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Honors To The National Anthem

Air Force Protocol
from 'Til Wheels are Up'

HONORS TO THE NATIONAL ANTHEM
OR
"TO THE COLORS"

Francis Scott Keyes' "The Star Spangled Banner" became our national anthem on 3 March 1931. There are several versions of the words and music but Congress has not adopted a single version.

  • Outdoors.
  • When in uniform, come to attention, face the flag (or band if flag isn't visible) and salute. If the music is recorded and no flag is visible, face front and salute. In civilian or athletic clothes, do the same thing except hold your right hand over your heart. Maintain salute until the last note of music. Vehicles in motion are brought to a halt. Everyone, including the driver, remains seated at attention. These marks of respect are also shown to the national anthem of any friendly country when played upon official occasions.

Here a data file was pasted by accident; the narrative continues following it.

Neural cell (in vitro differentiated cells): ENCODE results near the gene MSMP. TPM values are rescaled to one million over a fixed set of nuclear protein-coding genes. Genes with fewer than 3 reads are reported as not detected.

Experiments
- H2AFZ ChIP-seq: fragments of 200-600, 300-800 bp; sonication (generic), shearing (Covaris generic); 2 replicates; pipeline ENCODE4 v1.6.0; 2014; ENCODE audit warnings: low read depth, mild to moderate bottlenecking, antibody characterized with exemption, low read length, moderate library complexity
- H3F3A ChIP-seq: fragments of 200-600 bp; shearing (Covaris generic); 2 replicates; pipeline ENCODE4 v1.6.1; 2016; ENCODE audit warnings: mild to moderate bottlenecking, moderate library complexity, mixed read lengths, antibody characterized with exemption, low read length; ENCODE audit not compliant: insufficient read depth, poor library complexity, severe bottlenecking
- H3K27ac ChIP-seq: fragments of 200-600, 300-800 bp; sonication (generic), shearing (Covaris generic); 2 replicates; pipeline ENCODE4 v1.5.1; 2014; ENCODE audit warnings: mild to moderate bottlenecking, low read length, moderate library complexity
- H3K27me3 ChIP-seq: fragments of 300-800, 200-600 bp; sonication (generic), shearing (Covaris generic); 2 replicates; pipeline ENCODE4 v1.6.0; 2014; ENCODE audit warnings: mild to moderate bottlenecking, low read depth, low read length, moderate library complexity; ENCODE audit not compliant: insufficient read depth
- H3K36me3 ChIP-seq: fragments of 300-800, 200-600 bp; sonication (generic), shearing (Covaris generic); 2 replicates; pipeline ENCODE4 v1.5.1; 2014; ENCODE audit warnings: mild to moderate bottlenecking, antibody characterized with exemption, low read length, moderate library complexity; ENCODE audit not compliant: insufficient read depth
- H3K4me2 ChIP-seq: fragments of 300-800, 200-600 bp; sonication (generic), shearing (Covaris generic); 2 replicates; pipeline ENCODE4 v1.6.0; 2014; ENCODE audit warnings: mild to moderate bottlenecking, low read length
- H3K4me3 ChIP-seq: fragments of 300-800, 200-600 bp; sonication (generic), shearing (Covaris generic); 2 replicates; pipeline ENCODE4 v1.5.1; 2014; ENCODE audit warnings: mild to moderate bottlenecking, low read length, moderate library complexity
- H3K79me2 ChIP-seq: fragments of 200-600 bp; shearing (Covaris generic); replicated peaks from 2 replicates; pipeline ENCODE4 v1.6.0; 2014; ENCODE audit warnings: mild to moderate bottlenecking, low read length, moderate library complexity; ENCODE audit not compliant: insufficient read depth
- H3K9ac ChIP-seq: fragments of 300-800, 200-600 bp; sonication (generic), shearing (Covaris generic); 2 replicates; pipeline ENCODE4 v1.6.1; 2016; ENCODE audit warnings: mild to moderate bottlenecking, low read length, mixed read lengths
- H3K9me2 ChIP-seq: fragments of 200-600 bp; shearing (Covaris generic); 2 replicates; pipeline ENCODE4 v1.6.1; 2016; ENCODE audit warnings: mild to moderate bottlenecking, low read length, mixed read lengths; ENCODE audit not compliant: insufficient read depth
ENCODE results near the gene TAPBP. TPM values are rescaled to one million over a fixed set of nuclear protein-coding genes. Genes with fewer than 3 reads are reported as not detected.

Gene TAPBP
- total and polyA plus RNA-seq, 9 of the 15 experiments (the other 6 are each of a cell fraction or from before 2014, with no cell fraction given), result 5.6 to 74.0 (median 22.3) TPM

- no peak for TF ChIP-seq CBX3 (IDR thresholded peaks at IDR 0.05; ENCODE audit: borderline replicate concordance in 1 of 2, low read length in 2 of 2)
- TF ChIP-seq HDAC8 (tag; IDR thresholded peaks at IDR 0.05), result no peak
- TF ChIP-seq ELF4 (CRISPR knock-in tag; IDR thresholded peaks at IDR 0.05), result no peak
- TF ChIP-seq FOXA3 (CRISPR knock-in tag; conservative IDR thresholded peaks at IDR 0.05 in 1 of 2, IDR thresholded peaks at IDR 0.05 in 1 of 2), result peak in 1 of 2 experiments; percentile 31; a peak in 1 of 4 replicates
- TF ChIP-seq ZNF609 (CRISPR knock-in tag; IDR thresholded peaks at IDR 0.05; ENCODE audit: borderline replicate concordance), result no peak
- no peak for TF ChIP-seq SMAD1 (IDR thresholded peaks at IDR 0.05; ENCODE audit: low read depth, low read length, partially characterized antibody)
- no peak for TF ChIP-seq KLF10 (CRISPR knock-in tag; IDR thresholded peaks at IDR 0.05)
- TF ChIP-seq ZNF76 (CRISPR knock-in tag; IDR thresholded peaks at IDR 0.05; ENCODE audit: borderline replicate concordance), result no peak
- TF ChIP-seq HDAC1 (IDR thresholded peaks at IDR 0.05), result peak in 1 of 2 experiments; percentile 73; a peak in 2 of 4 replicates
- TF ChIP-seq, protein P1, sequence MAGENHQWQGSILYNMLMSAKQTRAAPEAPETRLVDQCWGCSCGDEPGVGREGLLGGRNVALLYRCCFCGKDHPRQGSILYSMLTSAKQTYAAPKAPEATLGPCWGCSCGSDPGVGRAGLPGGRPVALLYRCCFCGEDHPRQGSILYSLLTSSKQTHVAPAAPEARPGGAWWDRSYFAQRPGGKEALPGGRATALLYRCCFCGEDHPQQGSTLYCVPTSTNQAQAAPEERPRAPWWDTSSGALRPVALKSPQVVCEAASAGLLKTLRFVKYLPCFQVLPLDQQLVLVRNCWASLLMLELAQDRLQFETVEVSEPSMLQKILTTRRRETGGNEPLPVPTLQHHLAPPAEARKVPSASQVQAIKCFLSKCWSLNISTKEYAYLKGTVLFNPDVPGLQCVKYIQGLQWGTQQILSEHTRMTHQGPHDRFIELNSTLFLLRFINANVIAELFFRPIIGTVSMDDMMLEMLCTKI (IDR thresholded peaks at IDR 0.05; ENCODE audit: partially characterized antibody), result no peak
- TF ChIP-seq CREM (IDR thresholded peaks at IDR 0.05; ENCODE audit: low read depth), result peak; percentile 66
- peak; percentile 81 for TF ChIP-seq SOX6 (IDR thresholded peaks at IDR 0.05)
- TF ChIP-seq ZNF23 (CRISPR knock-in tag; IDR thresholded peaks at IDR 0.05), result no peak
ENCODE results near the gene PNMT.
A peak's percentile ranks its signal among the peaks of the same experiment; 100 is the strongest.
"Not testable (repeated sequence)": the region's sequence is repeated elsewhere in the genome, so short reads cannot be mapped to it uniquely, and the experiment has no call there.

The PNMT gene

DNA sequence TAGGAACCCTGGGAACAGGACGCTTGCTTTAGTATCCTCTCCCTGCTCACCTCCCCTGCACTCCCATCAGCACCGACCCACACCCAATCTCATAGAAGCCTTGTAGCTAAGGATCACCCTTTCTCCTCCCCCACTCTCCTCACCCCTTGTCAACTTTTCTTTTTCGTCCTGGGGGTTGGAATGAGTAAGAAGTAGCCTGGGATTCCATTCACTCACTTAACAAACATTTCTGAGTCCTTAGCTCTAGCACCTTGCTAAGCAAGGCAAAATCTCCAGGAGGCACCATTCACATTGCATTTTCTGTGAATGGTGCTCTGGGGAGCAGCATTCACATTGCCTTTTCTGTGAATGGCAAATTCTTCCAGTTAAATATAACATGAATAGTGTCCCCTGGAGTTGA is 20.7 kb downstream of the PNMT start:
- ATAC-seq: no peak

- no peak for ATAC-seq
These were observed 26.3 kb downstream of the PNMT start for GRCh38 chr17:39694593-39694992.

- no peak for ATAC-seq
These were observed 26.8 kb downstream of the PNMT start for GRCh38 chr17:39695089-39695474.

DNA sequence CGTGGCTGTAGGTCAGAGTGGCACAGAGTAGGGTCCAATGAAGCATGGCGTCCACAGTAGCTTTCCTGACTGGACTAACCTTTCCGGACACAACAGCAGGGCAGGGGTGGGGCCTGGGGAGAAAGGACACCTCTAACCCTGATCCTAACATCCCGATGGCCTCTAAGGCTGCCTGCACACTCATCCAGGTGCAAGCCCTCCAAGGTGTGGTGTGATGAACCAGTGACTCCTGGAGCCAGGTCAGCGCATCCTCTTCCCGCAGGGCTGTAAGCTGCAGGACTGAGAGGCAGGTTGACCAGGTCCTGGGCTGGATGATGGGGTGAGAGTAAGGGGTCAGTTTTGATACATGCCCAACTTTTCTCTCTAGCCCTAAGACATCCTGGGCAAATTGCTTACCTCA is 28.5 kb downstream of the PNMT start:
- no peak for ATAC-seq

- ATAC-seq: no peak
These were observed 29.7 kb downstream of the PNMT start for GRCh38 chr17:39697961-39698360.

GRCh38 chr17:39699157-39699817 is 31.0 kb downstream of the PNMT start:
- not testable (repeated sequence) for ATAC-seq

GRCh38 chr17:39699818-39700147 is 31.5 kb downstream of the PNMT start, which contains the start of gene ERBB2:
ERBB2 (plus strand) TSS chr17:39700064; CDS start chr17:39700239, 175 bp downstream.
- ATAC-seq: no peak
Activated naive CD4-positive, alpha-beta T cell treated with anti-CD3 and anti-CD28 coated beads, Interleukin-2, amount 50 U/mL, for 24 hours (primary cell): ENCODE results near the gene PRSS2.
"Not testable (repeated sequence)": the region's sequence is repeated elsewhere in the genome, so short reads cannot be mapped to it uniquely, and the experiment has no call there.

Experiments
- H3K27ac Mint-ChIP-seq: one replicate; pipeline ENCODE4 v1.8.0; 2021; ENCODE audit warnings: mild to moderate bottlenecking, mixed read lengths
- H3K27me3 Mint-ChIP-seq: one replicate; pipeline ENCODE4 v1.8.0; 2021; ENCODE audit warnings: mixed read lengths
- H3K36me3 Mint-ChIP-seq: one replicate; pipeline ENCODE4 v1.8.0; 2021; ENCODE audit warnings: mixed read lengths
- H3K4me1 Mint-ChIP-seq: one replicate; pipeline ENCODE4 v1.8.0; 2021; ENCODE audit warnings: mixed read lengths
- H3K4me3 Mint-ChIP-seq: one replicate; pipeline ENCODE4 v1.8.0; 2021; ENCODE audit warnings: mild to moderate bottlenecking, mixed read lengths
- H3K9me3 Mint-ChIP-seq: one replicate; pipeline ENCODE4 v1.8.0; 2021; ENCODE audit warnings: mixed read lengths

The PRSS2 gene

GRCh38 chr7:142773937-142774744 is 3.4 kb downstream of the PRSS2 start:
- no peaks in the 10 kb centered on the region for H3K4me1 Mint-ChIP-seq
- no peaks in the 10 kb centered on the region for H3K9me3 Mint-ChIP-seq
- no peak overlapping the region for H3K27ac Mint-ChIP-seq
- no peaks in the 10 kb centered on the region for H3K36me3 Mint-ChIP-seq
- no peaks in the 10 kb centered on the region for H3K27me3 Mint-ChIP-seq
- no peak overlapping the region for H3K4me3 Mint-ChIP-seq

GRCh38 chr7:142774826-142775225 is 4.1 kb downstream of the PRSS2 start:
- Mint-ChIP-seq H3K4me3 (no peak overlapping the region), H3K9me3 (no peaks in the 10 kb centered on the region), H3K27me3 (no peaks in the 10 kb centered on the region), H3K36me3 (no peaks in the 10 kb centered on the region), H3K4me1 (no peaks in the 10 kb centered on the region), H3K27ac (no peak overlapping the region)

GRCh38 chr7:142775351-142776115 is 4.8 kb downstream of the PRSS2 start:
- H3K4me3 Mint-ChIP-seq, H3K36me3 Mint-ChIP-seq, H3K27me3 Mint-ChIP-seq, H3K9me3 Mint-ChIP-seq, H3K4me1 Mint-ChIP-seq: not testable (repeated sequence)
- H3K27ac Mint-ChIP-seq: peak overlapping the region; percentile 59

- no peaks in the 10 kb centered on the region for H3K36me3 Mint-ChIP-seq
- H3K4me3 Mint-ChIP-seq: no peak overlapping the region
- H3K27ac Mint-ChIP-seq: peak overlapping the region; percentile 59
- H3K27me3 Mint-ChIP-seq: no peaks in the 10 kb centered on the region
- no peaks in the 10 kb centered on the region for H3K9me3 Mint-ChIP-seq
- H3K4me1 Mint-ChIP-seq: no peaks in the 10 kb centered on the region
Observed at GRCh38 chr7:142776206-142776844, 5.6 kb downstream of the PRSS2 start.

• Indoors.
  • When the national anthem is played indoors at a formal gathering, you stand at attention and face the flag if it is present, otherwise, face the music. You do not salute unless under arms. In civilian or athletic clothes, stand at attention with your right hand over your heart. Remember the above applies when the music is live and does not apply to broadcast music, such as radio or TV.

The words used by Air Force bands are the following:

THE STAR SPANGLED BANNER

O say! can you see, by the dawn's early light,
What so proudly we hail'd at the twilight's last gleaming,
Whose broad stripes and bright stars through the perilous fight,
O'er the ramparts we watch, were so gallantly streaming?
And the rocket's red glare, the bombs bursting in air,
Gave proof through the night that our flag was still there,
O say does that Star-Spangled Banner yet wave
O'er the land of the free and the home of the brave?





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